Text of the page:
Chris Rock
Chris Rock hosted the Oscars back in 2005 and is set to host this years awards in February Getty

Actor and comedian Chris Rock will host this year's Oscars, despite mounting pressure for him to step down. The show's producer, Reginald Hudlin, has said that the South Carolina-born entertainer is hard at work writing new material and the Academy of Motion Picture Arts and Sciences (Ampas), which organises the Oscars, is preparing to be the butt of the jokes on the night.

Several notable actors including Tyrese Gibson have asked Rock to reconsider hosting the biggest night in entertainment industry. Instead, according to Hudlin, he has been hard at work writing jokes in preparation for the big night.

An increasing list of black performers have decided to boycott the event objecting a lack of Oscar-nominated performers of colour. Actress Jada Pinkett Smith, her husband Will Smith and director Spike Lee have decided not to attend the awards which will take place on 28 February.

The hashtag #OscarsSoWhite on social media has been used to galvanise support for the blockade on the Academy. Others in Hollywood, such as George Clooney, Lupita Nyong'o, David Oyelowo and British director Steve McQueen, have criticised the Academy for their nominations and the lack of opportunity for black actors in Hollywood.

Hudlin said: "As things got a little provocative and exciting, he (Rock) said, 'I'm throwing out the show I wrote and writing a new show'," according to US network Entertainment Tonight. "He will deliver something that people will be talking about for weeks."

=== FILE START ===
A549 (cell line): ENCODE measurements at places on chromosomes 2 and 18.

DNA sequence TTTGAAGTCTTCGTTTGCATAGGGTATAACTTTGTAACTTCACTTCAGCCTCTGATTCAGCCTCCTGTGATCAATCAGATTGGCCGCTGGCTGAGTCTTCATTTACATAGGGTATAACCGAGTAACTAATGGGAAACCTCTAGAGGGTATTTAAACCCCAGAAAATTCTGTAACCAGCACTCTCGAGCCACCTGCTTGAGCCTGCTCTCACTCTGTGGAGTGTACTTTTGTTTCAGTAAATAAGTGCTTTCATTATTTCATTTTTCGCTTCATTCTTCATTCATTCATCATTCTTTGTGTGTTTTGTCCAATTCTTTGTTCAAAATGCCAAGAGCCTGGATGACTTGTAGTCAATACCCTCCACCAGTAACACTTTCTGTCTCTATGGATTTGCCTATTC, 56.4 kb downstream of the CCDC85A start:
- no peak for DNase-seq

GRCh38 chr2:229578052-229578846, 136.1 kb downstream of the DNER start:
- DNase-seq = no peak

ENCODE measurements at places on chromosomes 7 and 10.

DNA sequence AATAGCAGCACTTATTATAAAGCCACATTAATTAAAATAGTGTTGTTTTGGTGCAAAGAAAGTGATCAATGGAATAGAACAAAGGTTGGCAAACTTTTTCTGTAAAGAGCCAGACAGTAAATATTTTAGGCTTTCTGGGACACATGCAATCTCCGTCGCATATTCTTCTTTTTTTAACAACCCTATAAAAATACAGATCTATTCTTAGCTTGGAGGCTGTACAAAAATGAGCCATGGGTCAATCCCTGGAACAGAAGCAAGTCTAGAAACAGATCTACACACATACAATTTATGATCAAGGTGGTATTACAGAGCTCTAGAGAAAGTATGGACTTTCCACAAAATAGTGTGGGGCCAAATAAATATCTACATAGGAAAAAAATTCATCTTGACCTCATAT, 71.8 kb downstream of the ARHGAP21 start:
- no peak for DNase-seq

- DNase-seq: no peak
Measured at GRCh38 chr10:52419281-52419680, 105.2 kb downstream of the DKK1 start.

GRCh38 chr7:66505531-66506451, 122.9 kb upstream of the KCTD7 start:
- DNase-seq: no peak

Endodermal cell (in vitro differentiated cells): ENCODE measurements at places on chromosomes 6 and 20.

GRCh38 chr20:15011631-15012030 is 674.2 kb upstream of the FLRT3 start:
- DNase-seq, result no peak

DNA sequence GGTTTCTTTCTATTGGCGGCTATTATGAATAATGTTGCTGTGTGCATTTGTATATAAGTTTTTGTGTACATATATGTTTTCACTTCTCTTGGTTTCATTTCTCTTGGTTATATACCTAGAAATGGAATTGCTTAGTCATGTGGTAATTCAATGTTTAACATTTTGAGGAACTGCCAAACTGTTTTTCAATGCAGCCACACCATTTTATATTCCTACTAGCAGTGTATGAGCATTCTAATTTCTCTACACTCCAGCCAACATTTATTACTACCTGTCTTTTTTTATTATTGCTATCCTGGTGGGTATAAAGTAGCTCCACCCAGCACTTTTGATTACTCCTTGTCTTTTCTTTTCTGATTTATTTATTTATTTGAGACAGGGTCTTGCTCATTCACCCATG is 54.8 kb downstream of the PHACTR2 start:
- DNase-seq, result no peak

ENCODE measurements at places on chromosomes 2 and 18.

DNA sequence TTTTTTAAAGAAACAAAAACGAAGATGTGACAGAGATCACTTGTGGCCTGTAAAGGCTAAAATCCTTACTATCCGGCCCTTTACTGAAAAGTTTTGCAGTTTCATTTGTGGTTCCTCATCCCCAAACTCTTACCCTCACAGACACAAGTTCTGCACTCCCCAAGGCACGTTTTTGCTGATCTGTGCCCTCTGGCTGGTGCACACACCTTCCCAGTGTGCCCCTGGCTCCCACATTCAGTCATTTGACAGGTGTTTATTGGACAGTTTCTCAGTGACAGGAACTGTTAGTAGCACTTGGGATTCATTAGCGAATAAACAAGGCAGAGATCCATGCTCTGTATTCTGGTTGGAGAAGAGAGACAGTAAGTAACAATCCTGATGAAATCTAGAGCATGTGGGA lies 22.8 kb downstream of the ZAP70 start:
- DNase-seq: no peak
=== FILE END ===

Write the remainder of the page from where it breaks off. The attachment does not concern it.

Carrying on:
Rampling's reverse racism claim

He added that the Academy was ready for Rock to make jokes about the #OscarsSoWhite campaign. But Oscar nominee Charlotte Rampling has expressed reservations about the boycott.

The British actress told French radio station Europe 1 that the campaign was "racist to white people". But later said her comments had been "misinterpreted". And actor Michael Caine urged black people to be "patient" with the lack of diversity.

He said on Radio 4's Today programme: "There's loads of black actors. In the end you can't vote for an actor because he's black. You can't say 'I'm going to vote for him, he's not very good, but he's black, I'll vote for him'.

"You have to give a good performance and I'm sure people have. I saw Idris Elba [in Beasts Of No Nation]. I thought he was wonderfulā€¦ Be patient. Of course it will come. It took me years to get an Oscar, years."

On 22 January, Ampas announced it will double the number of its female and minority members by 2020. Three new seats will be added to its board of governors aiming to improve diversity, lifetime voting rights will be limited to members who have been 'active' in the film and TV industry for the last 10 years.